That said, let’s say that you’ve mounted your USB flash drive as /usb. Make a print spool in /usb/cups: mkdir /usb/cups

This needs to have drwxrwx–T permissions which can be set with: chmod 1770 /usb/cups

Now change the RequestRoot and TempDir settings in /etc/cups/cupsd.conf to use that spool directory:

RequestRoot /usb/cups
TempDir /usb/cups

Now if you’ve set up everything correctly, you should be able to start up the cupsd server: /etc/init.d/S60cupsd

EDIT: You will need to kill the previous cupsd process before the prior command. ‘ps | grep cupsd’ then kill the process number in the first column.

For the following examples we will assume that the LAN interface of your router is IP address If it is different or if you have set a host name for it in DNS, then change as appropriate.

Open up your browser and type in the address:

You should see the information on your CUPS server and the printers configured. Also make sure that you cannot access the admin functions, otherwise your print server is open to anyone changing your configuration.

Now let’s say that we have a Windows XP system to setup. On the above web page you should be able to browse down to your configured printer and end up with a URL which looks like this:

(It will show the name you gave your printer instead of HP4355.)

Now bring up the Printers & Faxes explorer in XP and click on ‘Add a printer’. Select ‘network printer’ then ‘Connect to a printer on the Internet or on a home or office network’ and put the above URL in the box below that option. (EDIT: If you use the user account authentication method instead, it will ask for the login and password on the next screen.) Click on ‘next’ and you should be able to select the manufacturer and type of printer you have (or you may have to select ‘Have Disk’ if the printer driver is not included in XP) and the rest of the normal printer setup process.

If everything was done right then you should now be able to print to your network printer.

EDIT: In installing the printer at the second restaurant, I found that some printer drivers don’t show up in the list of available printers if installing as a network printer. The trick to get around this if you run into it is to install it as a USB printer first. Then open the printer properties and change the port to a network printer port.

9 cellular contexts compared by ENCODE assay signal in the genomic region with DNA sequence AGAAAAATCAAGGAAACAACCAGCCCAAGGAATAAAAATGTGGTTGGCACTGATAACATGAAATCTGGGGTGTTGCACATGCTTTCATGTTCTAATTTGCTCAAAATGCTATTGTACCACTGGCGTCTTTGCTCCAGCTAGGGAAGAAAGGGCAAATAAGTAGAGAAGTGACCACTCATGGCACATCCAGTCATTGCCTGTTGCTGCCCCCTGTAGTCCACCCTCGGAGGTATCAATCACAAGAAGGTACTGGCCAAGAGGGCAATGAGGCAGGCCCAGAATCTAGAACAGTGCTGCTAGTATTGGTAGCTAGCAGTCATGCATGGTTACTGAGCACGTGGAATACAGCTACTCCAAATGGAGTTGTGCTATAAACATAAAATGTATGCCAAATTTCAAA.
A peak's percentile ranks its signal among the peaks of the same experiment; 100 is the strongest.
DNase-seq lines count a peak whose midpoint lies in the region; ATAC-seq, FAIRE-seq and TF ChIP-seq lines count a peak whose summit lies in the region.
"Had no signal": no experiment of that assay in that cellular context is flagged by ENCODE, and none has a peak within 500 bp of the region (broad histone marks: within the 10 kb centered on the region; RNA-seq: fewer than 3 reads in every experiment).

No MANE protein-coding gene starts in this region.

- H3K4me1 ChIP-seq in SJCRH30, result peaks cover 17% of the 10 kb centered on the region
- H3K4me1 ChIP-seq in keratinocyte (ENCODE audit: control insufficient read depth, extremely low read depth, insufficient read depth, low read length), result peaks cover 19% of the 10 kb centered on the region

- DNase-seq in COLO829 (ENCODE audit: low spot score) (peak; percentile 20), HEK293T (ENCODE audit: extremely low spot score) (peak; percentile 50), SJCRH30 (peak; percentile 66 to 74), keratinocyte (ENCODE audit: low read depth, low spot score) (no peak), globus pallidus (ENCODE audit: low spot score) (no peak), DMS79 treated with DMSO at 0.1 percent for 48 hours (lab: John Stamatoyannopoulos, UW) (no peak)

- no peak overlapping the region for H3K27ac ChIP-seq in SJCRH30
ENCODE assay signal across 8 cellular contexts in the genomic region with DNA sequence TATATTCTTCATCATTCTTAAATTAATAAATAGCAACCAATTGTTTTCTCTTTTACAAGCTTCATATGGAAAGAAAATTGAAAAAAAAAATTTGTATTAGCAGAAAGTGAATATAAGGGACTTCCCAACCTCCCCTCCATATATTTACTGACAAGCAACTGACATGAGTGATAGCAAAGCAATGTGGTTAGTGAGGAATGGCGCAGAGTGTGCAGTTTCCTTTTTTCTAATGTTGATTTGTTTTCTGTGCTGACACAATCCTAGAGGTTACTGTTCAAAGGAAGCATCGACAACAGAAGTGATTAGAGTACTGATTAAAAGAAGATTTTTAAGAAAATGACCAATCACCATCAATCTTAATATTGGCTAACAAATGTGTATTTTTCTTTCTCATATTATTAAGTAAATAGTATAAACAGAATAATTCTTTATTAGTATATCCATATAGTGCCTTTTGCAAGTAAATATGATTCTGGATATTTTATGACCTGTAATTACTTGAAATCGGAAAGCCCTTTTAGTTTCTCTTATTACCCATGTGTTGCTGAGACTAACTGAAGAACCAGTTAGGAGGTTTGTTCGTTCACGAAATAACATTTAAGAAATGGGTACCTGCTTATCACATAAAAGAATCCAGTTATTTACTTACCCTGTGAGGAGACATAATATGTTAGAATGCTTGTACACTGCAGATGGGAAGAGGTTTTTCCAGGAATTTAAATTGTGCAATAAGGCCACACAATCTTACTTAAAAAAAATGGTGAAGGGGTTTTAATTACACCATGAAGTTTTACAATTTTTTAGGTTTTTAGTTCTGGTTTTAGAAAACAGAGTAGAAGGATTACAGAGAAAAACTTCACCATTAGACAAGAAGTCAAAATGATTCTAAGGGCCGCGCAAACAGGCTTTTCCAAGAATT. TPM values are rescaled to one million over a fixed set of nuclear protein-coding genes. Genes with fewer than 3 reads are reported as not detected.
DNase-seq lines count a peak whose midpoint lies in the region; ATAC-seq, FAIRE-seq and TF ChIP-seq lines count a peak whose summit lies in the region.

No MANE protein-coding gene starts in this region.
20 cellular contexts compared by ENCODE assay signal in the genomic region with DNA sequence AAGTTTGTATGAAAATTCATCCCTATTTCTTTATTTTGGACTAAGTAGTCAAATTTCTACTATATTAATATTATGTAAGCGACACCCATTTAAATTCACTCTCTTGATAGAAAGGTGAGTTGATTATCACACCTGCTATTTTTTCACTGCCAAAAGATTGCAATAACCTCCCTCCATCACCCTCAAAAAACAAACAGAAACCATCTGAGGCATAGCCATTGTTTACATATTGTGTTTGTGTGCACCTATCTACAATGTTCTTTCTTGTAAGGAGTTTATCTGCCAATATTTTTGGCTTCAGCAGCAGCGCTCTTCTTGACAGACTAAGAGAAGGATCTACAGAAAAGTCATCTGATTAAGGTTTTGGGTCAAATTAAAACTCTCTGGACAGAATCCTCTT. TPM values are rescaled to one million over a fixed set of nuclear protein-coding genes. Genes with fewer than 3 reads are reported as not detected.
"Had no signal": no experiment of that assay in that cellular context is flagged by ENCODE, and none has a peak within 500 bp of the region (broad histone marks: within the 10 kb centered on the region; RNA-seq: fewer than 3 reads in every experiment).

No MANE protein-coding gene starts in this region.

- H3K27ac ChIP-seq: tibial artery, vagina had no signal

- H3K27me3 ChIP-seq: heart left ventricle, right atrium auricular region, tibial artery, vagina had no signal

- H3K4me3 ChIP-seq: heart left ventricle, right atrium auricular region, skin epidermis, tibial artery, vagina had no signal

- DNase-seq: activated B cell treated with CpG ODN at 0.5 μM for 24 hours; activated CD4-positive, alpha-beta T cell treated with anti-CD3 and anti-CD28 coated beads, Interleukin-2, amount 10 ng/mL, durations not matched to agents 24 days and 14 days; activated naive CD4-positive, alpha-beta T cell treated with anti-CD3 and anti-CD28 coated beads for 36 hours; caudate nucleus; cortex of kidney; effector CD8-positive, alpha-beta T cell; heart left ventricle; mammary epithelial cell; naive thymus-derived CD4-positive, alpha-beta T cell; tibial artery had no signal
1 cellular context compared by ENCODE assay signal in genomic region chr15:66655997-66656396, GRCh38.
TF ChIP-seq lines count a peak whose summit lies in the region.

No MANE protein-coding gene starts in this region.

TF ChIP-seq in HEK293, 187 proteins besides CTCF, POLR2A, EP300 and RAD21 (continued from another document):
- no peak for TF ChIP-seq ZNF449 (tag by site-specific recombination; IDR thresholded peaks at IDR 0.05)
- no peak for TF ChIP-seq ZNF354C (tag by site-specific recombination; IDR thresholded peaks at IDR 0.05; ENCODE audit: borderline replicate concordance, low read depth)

I would appreciate any comments on whether this worked for you or not, or any significant changes you had to make to get your cups server working. Comments on my blog do not require any registration.

stockgrab fixed

There’s now a fixed version of stockgrab available.

The new version uses LWP::Simple to fetch web pages instead of opening a socket and manually feeding in an HTTP request (this gives you an idea how old the original script is). And instead of using the normal HTML quote page from Yahoo and parsing it, it now uses Yahoo’s quotes.csv service. That service gives you a CSV formatted response of the particular fields you want.

As a side effect, the output format of stockgrab is slightly different than previously. The format is a bit cleaner this way though. Plus it’s easy to modify things to show the data and format you want.

Also the stockbuds list has been updated for today and should work fine going forward.

stockgrab broken

For anyone using my ‘stockgrab’ script to pull stock quotes from yahoo, you may have noticed that it stopped working today. 8 years since their last format change, Yahoo has reformatted their stock quote page and broken stockgrab’s parser. If you’re on my stockbuds list, that also is temporarily broken. I’ve discovered that Yahoo has a way of requesting a comma separated values version of stock quotes, so I’ll be converting stockgrab to use that.

Stop XP’s reboot-nag

One of the most annoying things about Windows is the way it handles reboots after updates (whether a manual update or an automatic update). The way it is designed is it’ll give you a popup window every 10 minutes asking you to reboot. The only options are to reboot or wait another 10 minutes.

It gets better. If nobody is actively using the computer, it will go ahead and reboot for you. Never mind if you had important stuff running. Never mind if you hadn’t saved your files. Just go ahead and reboot.

The one user-apparent way around this is to disable Automatic Updates, and manually update when it’s safe to reboot. However, this has the effect that you will then need to remember to manually check for updates periodically, Windows Defender will not get updated, and it’ll nag you about Automatic Updates being turned off instead.

After this month’s update rebooted in the middle of running a disk recovery on a friend’s laptop drive, I finally got fed up enough to find a solution. You can find it in this blog entry: XP Automatic Update Nagging

There’s a few different solutions. I chose to use the group policy editor to disable the auto-restart option. (Though in Microsoft’s continued effort to twist logic, you have to “enable” the “no auto-restart” option.)

Now you will have to remember to reboot your box, though my experience is that you have to reboot XP every few days anyways.